four measures, the "burst" occurs at the
beginning of the fifth measure.


It is rumored that Haydn wrote this part in
order to wake the ladies and gentlemen of the
crowd who may have fallen asleep during the
first movement, but other scholars simply say
that it was to be competitive with his former
pupil Ignaz Pleyel
who was writing such clever devices into his
own works. Whatever the case, Symphony No.
94 is widely popular because of the "Surprise"
heard in the second movement.
Introducing Haydn
Symphony No. 94 Surprise

The form of this movement is
homophonic with an orchestra
of oboes (2), flutes (2), horns (2), trumpets (2),
bassoons (2), with timpani and strings (no clarinets).

Typical Set-Up of a Classical Era
(18th Century) Orchestra

Haydn was one of the first composers to add clarinets in some of
 his later symphonies but they were not used in the "Surprise."
For the Andante, Haydn wanted to write
variations on a universally well known tune.
Written in 2/4 time, "Twinkle, Twinkle, Little Star"
Mozart had already written a set of keyboard variations on this tune identified
 by its French title,
"Ah, vous dirai-je, Maman."  In more modern times the Hungarian composer

Ernst von Dohnányi used the same tune as the basis for his extended
"Variations on a Nursery Song," for piano and orchestra
is the tune that is very noticeable throughout
the piece in its many different contours.

The movement opens with two eight-bar
sections of this tune that are repeated.
The main theme (A)
Violins and bass play the beginning section,
preceding the surprise heard at the end of the repeat
section. The opening features pianissimo plucking
of the violin strings in major key. The theme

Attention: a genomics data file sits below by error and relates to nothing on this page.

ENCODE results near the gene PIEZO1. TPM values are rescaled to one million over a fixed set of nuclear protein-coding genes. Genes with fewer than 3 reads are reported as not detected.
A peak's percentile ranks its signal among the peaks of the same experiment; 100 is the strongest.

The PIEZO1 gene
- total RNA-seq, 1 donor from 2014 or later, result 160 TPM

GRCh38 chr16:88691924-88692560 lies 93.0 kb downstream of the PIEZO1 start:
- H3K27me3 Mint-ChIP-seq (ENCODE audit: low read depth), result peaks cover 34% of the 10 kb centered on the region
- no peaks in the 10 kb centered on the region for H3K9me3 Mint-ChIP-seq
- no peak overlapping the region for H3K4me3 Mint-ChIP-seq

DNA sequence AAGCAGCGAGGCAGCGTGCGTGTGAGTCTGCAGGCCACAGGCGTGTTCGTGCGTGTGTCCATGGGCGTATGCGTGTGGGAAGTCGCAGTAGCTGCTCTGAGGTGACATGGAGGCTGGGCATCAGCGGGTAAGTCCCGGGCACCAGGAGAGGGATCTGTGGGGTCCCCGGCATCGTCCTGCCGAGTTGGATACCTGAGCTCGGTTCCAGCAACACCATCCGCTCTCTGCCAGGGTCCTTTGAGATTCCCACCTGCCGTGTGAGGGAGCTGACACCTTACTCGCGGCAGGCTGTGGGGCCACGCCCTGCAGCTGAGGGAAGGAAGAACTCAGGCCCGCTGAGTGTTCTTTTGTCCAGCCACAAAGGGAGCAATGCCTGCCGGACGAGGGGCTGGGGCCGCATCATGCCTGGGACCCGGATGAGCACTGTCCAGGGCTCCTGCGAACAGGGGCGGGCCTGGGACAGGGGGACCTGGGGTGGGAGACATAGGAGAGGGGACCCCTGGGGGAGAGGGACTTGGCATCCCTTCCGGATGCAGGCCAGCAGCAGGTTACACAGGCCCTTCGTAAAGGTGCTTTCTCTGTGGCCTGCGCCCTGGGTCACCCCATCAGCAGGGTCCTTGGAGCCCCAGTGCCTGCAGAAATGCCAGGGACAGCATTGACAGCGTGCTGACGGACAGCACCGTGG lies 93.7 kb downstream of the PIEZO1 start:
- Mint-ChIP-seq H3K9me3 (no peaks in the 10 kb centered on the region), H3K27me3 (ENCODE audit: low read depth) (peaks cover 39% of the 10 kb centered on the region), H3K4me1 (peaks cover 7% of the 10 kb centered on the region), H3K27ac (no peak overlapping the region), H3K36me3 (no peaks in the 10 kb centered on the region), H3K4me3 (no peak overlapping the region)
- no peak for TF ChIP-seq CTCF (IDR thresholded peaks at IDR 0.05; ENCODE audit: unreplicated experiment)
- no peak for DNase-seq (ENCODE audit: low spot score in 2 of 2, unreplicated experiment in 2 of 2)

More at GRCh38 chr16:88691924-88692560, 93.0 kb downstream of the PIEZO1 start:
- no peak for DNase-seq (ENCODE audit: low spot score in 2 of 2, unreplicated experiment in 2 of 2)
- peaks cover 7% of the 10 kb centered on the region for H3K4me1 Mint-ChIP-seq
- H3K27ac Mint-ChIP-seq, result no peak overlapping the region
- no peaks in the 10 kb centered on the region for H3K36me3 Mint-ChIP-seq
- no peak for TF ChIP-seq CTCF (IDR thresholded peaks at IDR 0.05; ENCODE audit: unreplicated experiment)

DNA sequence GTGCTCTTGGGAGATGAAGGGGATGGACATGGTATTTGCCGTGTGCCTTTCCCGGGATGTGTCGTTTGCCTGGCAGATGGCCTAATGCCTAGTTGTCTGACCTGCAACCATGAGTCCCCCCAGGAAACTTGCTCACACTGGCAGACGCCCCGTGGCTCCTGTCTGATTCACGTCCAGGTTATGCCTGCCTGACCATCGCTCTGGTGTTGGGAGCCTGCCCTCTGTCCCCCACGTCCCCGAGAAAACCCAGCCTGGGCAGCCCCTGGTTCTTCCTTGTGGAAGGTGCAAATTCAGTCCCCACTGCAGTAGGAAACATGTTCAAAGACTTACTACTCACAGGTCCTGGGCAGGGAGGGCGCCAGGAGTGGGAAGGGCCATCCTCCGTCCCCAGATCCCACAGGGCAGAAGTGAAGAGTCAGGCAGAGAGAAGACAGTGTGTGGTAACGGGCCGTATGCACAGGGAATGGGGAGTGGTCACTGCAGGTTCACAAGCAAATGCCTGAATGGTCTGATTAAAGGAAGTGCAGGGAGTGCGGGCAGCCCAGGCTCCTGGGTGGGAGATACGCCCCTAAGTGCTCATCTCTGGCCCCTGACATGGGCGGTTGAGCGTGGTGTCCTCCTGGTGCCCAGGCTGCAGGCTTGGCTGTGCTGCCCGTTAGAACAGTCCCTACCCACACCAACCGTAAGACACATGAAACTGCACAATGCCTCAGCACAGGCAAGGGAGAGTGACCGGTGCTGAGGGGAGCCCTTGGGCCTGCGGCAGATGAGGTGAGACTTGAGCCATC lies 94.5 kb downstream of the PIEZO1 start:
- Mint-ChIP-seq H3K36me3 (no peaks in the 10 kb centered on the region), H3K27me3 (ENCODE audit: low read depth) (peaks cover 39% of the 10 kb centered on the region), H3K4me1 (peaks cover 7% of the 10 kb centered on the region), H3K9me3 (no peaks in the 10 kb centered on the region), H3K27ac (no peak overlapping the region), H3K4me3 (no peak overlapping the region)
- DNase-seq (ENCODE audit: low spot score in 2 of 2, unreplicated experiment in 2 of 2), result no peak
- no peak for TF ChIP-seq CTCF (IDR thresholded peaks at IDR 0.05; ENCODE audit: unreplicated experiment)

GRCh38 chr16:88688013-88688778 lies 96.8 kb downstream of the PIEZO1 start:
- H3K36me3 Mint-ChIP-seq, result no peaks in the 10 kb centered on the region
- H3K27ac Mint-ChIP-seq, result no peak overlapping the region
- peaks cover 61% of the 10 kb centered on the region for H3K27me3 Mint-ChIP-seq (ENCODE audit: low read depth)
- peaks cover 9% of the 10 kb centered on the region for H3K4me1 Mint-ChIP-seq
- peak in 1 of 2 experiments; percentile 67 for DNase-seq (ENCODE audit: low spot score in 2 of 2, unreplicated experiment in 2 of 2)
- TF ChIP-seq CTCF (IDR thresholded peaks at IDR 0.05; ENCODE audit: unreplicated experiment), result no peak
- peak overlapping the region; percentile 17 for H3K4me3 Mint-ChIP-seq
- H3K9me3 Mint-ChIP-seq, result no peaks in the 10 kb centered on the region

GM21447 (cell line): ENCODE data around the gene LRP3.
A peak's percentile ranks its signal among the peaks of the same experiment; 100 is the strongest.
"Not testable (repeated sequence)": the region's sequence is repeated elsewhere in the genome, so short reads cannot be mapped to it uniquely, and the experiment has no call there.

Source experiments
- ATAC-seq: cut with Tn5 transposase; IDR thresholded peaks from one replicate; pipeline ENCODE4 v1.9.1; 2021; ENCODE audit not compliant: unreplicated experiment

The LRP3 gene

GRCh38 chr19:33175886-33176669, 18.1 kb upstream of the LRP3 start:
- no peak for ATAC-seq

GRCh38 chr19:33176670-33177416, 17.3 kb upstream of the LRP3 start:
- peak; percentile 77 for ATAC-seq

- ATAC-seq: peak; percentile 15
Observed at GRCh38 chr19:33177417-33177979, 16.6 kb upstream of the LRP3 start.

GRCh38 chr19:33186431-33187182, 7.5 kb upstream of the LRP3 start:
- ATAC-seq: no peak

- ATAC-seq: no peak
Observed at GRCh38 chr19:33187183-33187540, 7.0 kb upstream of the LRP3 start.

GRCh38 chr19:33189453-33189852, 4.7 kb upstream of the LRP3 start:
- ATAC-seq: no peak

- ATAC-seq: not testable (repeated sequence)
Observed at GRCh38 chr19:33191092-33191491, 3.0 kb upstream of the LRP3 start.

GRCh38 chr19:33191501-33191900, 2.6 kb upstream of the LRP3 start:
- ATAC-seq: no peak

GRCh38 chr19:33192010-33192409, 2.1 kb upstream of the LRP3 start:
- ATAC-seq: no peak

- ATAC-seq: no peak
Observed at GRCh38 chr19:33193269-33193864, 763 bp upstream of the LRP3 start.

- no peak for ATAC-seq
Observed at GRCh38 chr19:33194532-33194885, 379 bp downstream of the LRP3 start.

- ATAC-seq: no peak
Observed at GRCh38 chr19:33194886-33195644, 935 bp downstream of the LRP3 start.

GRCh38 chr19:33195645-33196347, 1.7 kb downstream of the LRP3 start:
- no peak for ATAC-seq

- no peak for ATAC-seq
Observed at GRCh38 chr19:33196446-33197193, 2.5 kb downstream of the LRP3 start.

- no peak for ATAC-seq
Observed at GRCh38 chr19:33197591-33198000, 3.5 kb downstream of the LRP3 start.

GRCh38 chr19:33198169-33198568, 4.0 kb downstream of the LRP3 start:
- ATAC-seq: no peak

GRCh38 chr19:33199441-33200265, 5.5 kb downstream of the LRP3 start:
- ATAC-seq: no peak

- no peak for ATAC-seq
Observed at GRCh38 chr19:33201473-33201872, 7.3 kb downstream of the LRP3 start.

is then presented in four different variations.
First it enters as a shortened theme
Main theme in violins with addition of timpani (opening beat),
 woodwinds, and adistinctive countermelody added above the main theme.
softly followed by a variation in minor key.
This variation is played by trumpets and timpani
The second variation (A2)
A heard fortissimo, in C minor (later shifts to major).
A repeated
Development of A, with fast passages in strings, remains in minor.
Solo violins lead into Variation 3
[There is an inversion of a short part of the
 theme (marked in brackets) in the second phrase.]

The third variation (A3)
A in fast rhythm, heard in oboes
A repeated in violins, with woodwinds countermelody; low strings drop out.
B continues with violins and woodwinds alone.
B repeated.[The underlying structure of the theme, however, may be
 seen in the illustration in brackets (not actually played).]

The middle section finishes with a forte repeat of
the theme, with the coda section repeating and re
harmonizing the opening notes once more. It is
in this last section where the first violin plays the
elaborate theme while the rest of the orchestra
plays the melody or the accompanying motive.
Variation 4 (A4)
Variation 4 (A4)
The theme is in a rhythmically varied form.

There are many abrupt transitions between the
loud and soft parts of the andante, as well as a
development of the theme moving through
various keys and evolutions starting around
two minutes into the piece.

This build up of the principle melody provides a
transitional section amongst the many different theme
variations. As part of Haydn's London success,
Symphony no. 94 is marvelous to listen to. Widely
known and named for its famous second movement,
the andante is clever and interesting as well as being
a bit frightful to the unexpected listener. Keeping his
music new and cunning, Haydn wrote a piece of music
that is still enjoyable over two hundred years later.
March 20, 1959 - Haydn's "Surprise" Symphony